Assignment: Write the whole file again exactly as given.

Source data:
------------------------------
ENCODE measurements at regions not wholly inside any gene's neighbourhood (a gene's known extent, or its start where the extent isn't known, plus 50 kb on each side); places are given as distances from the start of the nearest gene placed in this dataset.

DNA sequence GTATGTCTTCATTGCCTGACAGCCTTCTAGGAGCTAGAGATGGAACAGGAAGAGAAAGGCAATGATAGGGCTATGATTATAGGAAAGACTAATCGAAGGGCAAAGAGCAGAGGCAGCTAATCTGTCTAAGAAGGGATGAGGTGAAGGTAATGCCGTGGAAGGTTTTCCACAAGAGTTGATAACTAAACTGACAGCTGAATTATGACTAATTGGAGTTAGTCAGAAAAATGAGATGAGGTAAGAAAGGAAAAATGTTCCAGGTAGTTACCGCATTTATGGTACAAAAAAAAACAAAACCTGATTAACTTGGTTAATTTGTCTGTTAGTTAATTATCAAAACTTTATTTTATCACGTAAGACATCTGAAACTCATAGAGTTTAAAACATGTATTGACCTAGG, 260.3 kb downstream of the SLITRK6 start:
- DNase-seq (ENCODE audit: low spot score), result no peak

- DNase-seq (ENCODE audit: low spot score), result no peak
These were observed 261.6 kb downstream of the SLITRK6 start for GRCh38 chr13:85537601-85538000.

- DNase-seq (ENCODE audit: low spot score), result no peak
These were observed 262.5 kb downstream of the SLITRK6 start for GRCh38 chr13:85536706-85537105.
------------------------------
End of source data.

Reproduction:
ENCODE measurements at regions not wholly inside any gene's neighbourhood (a gene's known extent, or its start where the extent isn't known, plus 50 kb on each side); places are given as distances from the start of the nearest gene placed in this dataset.

DNA sequence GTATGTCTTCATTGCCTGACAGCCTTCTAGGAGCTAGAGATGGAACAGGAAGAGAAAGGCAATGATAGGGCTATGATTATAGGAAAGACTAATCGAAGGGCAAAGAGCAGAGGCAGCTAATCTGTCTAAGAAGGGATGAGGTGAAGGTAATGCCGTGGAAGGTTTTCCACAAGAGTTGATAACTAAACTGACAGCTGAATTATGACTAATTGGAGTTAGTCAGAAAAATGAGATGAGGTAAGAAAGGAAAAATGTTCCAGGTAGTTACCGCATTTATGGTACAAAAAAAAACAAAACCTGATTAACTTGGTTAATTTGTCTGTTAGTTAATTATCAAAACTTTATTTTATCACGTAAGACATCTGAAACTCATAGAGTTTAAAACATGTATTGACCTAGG, 260.3 kb downstream of the SLITRK6 start:
- DNase-seq (ENCODE audit: low spot score), result no peak

- DNase-seq (ENCODE audit: low spot score), result no peak
These were observed 261.6 kb downstream of the SLITRK6 start for GRCh38 chr13:85537601-85538000.

- DNase-seq (ENCODE audit: low spot score), result no peak
These were observed 262.5 kb downstream of the SLITRK6 start for GRCh38 chr13:85536706-85537105.